based on an integral formulation of the mathematical model and the other on a
differential form o f the model.
The transient heat conduction equation can be either linear o r nonlinear.
F or the linear case the partial differential equation formulation can be equivalently presented by an integral equation. The advantage of the integral form
is that the space dependence can be represented exactly leaving only the time
dependence to be approximated.
Two different approaches that employ integral equations for solving transient
79
I NTRODUCTION
3.1.2
(3.1.2)
S cope o f C hapter
This chapter gives a derivation of Duhamel's integral (Section 3.2), and a
numerical approximation thereof. Section 3.3 discusses finite control volume
solutions of the transient heat conduction equation. Both linear and nonlinear
cases are included.
Section 3.3.5 demonstrates that the linear finite control volume approach
can yield expressions that are analogous to those obtained from the Duhamel's
theorem method. This is important because the same linear I HCP algorithms
can be employed using many different methods of approximating the heat
conduction equation and boundary conditions; such methods include a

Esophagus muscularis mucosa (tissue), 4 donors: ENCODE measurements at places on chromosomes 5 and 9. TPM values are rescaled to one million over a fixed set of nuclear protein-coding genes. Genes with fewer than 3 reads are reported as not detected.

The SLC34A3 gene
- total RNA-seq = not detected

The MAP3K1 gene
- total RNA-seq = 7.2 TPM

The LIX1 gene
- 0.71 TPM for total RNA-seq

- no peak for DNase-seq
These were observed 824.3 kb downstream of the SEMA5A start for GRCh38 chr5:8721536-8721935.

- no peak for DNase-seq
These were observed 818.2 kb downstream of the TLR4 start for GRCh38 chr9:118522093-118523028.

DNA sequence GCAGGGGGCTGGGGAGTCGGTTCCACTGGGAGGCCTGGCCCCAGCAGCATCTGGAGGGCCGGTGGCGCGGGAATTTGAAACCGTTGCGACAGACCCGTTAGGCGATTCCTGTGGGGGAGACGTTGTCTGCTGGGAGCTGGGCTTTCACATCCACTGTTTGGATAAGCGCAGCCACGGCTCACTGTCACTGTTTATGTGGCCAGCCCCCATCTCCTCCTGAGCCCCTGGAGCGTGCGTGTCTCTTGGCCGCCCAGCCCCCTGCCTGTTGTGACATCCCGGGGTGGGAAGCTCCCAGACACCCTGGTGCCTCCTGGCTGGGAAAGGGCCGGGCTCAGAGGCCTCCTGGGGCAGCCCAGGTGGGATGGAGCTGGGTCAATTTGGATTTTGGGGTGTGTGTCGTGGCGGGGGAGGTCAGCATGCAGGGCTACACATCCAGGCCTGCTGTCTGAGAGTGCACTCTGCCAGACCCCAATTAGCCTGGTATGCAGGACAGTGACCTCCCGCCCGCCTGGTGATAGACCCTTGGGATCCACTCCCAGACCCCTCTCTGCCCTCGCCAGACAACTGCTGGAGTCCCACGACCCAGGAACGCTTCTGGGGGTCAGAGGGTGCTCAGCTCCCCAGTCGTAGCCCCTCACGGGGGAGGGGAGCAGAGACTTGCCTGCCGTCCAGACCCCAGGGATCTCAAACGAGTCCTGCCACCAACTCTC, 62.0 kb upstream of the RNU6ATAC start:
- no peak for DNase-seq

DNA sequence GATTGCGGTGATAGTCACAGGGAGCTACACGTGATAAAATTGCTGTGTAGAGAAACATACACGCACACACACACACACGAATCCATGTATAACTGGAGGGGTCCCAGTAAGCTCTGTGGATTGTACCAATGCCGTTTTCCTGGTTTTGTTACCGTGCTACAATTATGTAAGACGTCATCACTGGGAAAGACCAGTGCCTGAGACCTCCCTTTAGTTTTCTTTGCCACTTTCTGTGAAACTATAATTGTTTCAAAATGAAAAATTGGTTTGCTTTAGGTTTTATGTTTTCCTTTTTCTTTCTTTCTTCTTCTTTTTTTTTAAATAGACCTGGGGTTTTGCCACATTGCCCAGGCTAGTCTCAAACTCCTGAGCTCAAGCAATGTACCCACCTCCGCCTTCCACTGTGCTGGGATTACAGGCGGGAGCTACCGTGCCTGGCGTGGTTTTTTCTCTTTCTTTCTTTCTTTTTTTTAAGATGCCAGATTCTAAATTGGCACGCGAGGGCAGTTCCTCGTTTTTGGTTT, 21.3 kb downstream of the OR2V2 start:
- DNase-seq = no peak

numerical form o f Duhamel's theorem, finite differences, and finite elements.
CHAP.3
80
3 .2
3.2.1
M ETHOOS FOR DIRECT HEAT C ONDUCTION PROBLEMS
D UHAMEL'S T HEOREM
SEC. 3 .2
D UHAMEL'S T HEOREM
81
are used to represent the heat fluxes between times of, respectively,
OtOAt, AI t OAz,···, AMI to 'M
D erivation o f D uhamel's T heorem
The corresponding heat fluxes are denoted q l' qz, . .. , qM o r in general
Duhamel's theorem can be considered to be a result of the principle of superposition and thus it is only valid for linear cases. There are several ways of
deriving it, one of which uses Laplace transforms. See Ozisik (Reference 6, p. 197)
and Luikov (Reference 7, p. 344). Another derivation uses the concept o f superposition; that is the method used in Arpaci (Reference 8, p. 307) and Myers
(Reference 9, p. 155). T he following derivation employs the principle of superposition and it also produces a convenient numerical approximation.
Duhamel's theorem employs a "building block" solution which is used with
the suPerposition principle to obtain the temperature a t any point and time.
One such solution is </J(r, t) which is for the temperature rise at a point r in a
heatconducting body due to the heat flux,
O,
t<O
q(t)= { 1, t >O
(3.2.1)
This is sometimes called a unit step heat flux o r even a constant unit heat flux.
The thermal properties of the body are independent of temperature but can be